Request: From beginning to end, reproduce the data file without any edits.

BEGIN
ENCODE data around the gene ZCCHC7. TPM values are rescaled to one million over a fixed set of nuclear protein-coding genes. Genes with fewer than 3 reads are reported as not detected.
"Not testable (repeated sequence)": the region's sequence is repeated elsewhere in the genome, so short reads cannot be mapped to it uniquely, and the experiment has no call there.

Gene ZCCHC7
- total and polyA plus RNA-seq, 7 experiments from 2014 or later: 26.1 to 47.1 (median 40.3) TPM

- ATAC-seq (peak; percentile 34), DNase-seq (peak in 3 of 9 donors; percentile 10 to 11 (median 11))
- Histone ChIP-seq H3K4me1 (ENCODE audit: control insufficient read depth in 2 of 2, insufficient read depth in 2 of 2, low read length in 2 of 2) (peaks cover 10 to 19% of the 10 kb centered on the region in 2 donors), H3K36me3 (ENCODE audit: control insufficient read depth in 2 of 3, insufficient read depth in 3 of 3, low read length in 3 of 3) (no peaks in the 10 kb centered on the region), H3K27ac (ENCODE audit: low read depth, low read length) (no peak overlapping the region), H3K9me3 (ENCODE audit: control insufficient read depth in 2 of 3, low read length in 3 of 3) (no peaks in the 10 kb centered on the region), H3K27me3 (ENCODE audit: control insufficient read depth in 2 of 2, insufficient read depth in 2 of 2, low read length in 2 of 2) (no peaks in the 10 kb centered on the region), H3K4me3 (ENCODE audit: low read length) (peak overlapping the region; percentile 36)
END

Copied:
ENCODE data around the gene ZCCHC7. TPM values are rescaled to one million over a fixed set of nuclear protein-coding genes. Genes with fewer than 3 reads are reported as not detected.
"Not testable (repeated sequence)": the region's sequence is repeated elsewhere in the genome, so short reads cannot be mapped to it uniquely, and the experiment has no call there.

Gene ZCCHC7
- total and polyA plus RNA-seq, 7 experiments from 2014 or later: 26.1 to 47.1 (median 40.3) TPM

- ATAC-seq (peak; percentile 34), DNase-seq (peak in 3 of 9 donors; percentile 10 to 11 (median 11))
- Histone ChIP-seq H3K4me1 (ENCODE audit: control insufficient read depth in 2 of 2, insufficient read depth in 2 of 2, low read length in 2 of 2) (peaks cover 10 to 19% of the 10 kb centered on the region in 2 donors), H3K36me3 (ENCODE audit: control insufficient read depth in 2 of 3, insufficient read depth in 3 of 3, low read length in 3 of 3) (no peaks in the 10 kb centered on the region), H3K27ac (ENCODE audit: low read depth, low read length) (no peak overlapping the region), H3K9me3 (ENCODE audit: control insufficient read depth in 2 of 3, low read length in 3 of 3) (no peaks in the 10 kb centered on the region), H3K27me3 (ENCODE audit: control insufficient read depth in 2 of 2, insufficient read depth in 2 of 2, low read length in 2 of 2) (no peaks in the 10 kb centered on the region), H3K4me3 (ENCODE audit: low read length) (peak overlapping the region; percentile 36)